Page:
Preventing Meningitis Just Got Easier

The drive to inoculate 20 million West Africans kicks off this week. And this year, doctors have a new weapon in their fight. A new, cheap vaccine.

'Tis the season for Meningitis in Sub-Saharan Africa. Starting December and running through June, the seasonal drought will once again put more than 450 million people across Burkina Faso, Mali, Niger, Chad, Sudan, and Ethiopia at risk of developing meningitis.

The drive to prevent this by inoculating 20 million West Africans that kicked off this week in Burkina Faso. And this year, doctors have a new weapon in their fight. A new vaccine:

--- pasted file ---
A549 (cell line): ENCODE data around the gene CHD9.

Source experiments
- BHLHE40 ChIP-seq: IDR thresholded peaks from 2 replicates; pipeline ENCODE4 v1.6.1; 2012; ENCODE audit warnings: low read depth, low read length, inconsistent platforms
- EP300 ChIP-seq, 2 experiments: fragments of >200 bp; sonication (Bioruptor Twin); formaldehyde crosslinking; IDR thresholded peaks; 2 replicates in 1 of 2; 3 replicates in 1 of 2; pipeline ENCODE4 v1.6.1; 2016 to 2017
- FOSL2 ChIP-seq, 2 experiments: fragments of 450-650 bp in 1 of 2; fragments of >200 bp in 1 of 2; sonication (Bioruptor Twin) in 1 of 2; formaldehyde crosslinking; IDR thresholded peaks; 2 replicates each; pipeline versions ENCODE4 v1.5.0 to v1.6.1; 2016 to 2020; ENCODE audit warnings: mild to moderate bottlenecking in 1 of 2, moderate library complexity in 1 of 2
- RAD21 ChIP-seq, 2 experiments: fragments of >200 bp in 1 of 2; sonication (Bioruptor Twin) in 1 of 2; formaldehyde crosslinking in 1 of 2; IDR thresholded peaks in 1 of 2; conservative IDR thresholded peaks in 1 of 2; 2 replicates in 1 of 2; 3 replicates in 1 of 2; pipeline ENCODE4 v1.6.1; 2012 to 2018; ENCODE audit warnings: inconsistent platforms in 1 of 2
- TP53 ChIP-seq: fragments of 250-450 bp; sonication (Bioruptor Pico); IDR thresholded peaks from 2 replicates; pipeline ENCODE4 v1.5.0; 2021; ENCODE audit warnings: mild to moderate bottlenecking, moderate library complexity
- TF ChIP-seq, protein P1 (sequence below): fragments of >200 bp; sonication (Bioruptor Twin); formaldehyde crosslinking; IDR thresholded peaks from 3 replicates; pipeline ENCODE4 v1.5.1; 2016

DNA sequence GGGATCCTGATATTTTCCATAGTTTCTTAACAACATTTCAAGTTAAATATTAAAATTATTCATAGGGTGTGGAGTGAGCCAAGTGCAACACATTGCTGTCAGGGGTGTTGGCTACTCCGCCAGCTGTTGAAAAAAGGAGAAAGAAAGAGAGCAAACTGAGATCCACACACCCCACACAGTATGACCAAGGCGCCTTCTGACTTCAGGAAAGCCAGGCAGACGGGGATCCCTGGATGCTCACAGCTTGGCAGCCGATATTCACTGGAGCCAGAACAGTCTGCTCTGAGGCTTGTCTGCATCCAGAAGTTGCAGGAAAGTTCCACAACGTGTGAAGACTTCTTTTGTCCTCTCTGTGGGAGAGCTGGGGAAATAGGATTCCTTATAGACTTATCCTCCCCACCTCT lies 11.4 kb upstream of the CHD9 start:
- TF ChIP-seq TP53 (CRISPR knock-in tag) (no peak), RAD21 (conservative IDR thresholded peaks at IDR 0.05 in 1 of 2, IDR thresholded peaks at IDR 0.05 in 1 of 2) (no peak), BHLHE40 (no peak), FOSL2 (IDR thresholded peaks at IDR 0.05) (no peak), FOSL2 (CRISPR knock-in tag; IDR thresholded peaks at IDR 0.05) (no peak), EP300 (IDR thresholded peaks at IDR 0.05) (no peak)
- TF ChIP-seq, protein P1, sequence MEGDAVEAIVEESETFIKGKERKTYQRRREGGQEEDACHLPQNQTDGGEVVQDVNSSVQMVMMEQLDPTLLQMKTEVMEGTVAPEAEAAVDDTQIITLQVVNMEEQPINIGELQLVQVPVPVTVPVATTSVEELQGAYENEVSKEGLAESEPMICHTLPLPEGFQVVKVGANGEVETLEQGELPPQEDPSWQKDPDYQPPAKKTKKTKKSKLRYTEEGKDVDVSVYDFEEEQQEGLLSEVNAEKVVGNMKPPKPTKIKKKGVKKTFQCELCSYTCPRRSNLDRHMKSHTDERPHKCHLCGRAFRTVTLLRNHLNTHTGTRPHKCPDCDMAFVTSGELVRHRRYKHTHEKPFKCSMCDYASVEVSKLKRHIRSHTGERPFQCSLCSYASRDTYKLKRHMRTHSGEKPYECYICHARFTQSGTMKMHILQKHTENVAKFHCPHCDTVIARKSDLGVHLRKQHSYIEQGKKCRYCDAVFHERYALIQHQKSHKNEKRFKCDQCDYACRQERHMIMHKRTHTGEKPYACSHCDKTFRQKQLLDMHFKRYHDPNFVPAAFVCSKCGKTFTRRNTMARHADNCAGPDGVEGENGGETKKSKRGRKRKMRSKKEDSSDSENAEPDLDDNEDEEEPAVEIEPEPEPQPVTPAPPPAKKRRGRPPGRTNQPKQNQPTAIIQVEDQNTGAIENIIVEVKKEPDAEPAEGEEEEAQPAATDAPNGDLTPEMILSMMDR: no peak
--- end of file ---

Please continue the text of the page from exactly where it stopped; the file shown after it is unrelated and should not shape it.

The vaccine works against the group A meningitis strain that causes more than 8 out of 10 cases on the continent. Moreover, it costs less than 50 cents a dose. In the United States, Novartis and Sanofi Pasteur market a single dose of meningitis vaccines against multiple strains of the disease for $80 to $100.


Meningitis is a bacterial or viral infection that causes inflammation of the meninges – the protective membrane around the brain and spinal cord. It is highly contagious and fatal in one of 10 cases. The Neisseria strain of the disease, found in what is often called the Meningitis Belt of Sub-Sahara Africa is particularly dangerous because it explodes into large epidemics there every five to 12 years. This new vaccine should be a start toward curtailing that cycle.

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